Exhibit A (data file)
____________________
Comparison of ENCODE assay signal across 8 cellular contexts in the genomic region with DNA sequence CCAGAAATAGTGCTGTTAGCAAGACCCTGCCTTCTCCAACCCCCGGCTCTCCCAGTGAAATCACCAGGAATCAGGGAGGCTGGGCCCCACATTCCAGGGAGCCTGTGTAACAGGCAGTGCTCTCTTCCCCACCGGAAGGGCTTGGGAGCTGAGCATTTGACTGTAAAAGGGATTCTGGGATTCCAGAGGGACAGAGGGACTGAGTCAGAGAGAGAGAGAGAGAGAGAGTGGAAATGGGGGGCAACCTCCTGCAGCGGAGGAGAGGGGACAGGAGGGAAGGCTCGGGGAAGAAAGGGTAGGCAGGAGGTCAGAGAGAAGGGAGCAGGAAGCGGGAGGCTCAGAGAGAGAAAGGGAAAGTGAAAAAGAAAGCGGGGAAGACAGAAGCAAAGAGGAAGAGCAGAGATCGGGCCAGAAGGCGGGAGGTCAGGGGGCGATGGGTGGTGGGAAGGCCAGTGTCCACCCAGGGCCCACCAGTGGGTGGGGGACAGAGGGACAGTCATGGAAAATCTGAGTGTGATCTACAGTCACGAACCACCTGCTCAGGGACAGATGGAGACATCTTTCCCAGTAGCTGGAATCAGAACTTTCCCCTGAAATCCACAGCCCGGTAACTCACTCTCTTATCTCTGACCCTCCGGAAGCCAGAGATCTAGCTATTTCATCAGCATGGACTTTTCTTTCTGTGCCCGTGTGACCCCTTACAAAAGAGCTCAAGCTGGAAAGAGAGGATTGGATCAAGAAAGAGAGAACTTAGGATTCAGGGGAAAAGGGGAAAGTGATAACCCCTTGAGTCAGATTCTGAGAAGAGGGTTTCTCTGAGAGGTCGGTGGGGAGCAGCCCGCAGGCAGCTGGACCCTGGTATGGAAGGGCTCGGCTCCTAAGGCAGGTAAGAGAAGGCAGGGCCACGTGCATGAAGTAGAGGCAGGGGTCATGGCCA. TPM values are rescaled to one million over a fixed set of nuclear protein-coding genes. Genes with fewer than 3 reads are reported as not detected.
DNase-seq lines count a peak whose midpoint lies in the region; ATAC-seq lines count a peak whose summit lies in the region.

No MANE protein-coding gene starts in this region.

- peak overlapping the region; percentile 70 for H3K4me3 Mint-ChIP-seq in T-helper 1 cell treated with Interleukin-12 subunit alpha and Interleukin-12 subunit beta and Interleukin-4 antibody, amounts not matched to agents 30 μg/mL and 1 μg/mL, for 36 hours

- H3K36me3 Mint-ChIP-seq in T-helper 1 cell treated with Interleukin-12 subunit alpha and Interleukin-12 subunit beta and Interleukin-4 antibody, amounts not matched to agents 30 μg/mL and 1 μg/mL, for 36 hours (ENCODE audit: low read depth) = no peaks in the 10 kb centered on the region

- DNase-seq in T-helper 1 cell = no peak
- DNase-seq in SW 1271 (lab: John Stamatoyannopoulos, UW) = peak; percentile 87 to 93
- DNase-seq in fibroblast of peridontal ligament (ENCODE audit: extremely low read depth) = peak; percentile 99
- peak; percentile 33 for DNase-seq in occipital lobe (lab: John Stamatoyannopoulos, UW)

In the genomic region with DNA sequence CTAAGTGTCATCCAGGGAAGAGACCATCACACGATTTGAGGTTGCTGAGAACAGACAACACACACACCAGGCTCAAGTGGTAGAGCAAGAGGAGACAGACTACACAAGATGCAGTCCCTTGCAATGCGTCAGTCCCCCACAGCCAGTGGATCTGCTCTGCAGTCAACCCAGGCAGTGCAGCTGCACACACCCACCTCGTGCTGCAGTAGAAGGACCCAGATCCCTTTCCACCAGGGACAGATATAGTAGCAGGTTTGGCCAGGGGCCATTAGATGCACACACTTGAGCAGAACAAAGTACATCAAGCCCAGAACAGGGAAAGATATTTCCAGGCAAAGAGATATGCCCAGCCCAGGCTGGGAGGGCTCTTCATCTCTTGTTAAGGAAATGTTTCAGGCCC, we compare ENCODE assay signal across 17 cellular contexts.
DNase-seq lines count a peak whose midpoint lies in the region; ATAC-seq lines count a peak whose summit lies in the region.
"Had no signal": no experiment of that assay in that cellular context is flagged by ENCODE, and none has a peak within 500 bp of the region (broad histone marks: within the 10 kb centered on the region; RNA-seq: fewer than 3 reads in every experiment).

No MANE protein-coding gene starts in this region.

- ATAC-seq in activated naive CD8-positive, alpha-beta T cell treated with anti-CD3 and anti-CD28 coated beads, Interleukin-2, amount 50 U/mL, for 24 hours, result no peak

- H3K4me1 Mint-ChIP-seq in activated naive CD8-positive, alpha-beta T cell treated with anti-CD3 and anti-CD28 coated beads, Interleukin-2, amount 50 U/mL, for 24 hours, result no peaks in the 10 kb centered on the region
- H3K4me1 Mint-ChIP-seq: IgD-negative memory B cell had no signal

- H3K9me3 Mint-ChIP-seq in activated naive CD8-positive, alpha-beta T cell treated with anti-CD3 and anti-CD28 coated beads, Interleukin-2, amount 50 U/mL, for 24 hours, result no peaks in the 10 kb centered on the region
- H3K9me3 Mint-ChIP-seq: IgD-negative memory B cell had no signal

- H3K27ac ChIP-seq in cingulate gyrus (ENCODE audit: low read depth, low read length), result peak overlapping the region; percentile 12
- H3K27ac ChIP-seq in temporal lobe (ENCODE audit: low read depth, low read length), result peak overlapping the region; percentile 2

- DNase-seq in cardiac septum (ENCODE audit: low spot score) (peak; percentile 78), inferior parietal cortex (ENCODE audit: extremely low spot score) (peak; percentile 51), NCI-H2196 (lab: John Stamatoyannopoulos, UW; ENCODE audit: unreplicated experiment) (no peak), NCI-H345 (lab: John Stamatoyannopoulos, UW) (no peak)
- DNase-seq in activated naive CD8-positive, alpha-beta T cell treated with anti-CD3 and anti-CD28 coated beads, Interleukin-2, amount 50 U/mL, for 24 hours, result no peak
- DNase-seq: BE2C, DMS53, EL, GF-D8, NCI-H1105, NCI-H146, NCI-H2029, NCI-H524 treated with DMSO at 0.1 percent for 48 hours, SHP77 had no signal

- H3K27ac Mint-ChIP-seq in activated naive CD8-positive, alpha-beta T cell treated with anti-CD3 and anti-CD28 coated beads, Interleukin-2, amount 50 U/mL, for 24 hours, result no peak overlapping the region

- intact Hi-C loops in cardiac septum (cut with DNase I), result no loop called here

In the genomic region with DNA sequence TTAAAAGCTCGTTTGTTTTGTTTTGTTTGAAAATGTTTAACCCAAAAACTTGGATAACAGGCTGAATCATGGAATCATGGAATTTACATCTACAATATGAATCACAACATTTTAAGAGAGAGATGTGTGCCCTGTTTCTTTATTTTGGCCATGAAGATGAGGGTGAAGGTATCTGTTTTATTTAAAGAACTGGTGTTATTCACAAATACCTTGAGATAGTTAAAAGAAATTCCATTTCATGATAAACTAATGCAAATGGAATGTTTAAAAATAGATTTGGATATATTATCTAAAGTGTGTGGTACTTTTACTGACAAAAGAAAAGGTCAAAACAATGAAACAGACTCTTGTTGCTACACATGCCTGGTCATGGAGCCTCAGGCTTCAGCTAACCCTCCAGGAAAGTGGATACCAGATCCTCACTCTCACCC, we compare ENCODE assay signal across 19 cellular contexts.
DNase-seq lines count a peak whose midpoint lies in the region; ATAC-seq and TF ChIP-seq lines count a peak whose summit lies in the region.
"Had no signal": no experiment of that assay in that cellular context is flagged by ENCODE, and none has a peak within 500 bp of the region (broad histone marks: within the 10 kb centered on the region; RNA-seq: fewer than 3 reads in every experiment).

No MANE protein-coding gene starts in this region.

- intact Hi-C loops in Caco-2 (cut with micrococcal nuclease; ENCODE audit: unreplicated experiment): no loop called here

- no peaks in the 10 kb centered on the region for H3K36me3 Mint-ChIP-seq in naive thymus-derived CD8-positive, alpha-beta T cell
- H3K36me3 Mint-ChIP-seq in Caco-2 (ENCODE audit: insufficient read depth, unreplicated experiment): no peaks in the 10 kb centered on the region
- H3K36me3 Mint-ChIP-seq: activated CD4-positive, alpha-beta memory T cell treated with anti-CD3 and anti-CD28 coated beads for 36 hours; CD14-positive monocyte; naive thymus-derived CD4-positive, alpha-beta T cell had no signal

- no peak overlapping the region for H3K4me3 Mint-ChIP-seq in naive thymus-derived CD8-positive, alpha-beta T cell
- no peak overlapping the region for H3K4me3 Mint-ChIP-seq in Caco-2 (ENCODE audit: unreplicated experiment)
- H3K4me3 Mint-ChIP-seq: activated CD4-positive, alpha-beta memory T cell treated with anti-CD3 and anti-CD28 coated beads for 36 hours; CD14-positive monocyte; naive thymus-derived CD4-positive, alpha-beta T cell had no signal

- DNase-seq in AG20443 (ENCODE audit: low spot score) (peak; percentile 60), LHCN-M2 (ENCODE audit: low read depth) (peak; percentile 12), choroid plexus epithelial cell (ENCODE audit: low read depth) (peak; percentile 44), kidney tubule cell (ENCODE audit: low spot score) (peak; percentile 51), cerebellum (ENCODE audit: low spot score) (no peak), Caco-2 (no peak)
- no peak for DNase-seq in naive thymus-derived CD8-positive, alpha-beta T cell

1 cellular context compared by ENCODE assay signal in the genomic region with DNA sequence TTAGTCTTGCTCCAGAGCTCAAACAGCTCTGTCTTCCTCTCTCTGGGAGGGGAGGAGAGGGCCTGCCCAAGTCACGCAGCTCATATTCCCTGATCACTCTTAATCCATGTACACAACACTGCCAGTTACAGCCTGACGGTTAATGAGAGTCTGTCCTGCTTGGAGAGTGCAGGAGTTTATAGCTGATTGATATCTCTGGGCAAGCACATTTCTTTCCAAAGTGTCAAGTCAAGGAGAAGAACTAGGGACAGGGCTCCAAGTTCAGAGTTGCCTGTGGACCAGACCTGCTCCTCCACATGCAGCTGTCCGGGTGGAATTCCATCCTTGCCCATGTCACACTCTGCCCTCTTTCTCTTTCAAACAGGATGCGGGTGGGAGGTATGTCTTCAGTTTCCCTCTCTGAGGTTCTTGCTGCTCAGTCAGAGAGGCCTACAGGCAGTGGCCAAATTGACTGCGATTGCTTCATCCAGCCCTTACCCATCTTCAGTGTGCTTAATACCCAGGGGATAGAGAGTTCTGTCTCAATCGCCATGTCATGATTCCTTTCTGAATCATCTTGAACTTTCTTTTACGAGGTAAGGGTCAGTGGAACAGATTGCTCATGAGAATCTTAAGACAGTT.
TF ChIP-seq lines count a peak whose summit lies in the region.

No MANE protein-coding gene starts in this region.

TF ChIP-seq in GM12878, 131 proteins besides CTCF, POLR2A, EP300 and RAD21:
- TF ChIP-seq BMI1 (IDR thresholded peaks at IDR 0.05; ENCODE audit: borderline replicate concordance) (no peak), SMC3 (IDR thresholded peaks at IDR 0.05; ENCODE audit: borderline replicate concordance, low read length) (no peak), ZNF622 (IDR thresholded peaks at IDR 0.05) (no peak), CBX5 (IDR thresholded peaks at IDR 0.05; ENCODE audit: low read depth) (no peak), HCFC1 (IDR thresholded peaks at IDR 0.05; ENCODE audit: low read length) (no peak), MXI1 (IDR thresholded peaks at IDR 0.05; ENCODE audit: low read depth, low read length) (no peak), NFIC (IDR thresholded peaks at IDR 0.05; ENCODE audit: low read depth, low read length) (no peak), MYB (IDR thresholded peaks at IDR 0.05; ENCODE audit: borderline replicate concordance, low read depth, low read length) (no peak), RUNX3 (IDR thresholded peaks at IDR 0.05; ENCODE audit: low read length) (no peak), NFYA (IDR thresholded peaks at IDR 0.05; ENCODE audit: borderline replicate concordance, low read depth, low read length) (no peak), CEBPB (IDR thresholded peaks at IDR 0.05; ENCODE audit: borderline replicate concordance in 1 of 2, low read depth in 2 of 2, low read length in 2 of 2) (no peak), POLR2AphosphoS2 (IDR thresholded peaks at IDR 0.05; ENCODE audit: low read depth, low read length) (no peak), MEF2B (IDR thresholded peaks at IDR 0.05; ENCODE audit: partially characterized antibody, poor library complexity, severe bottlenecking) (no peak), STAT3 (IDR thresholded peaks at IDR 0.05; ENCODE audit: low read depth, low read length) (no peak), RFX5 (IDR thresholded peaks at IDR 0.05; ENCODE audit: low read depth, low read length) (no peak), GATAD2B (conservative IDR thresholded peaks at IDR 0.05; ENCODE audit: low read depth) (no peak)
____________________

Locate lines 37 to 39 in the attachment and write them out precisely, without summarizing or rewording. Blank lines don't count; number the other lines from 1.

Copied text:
- DNase-seq in AG20443 (ENCODE audit: low spot score) (peak; percentile 60), LHCN-M2 (ENCODE audit: low read depth) (peak; percentile 12), choroid plexus epithelial cell (ENCODE audit: low read depth) (peak; percentile 44), kidney tubule cell (ENCODE audit: low spot score) (peak; percentile 51), cerebellum (ENCODE audit: low spot score) (no peak), Caco-2 (no peak)
- no peak for DNase-seq in naive thymus-derived CD8-positive, alpha-beta T cell

1 cellular context compared by ENCODE assay signal in the genomic region with DNA sequence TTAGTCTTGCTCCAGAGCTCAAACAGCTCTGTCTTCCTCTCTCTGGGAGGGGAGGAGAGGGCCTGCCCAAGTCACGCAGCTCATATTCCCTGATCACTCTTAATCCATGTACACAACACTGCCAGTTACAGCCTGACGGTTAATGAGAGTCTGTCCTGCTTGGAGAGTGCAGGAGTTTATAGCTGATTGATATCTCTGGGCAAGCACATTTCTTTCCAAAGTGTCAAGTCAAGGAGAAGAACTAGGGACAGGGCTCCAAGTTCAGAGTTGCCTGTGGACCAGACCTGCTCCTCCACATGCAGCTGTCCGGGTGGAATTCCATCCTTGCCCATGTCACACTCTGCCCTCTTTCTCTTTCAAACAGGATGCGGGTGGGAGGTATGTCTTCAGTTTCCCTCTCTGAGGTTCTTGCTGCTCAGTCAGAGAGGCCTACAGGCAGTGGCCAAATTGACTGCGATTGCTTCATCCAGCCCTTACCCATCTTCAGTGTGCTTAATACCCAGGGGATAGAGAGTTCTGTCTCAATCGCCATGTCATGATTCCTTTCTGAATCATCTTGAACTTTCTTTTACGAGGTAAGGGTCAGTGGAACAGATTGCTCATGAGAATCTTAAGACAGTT.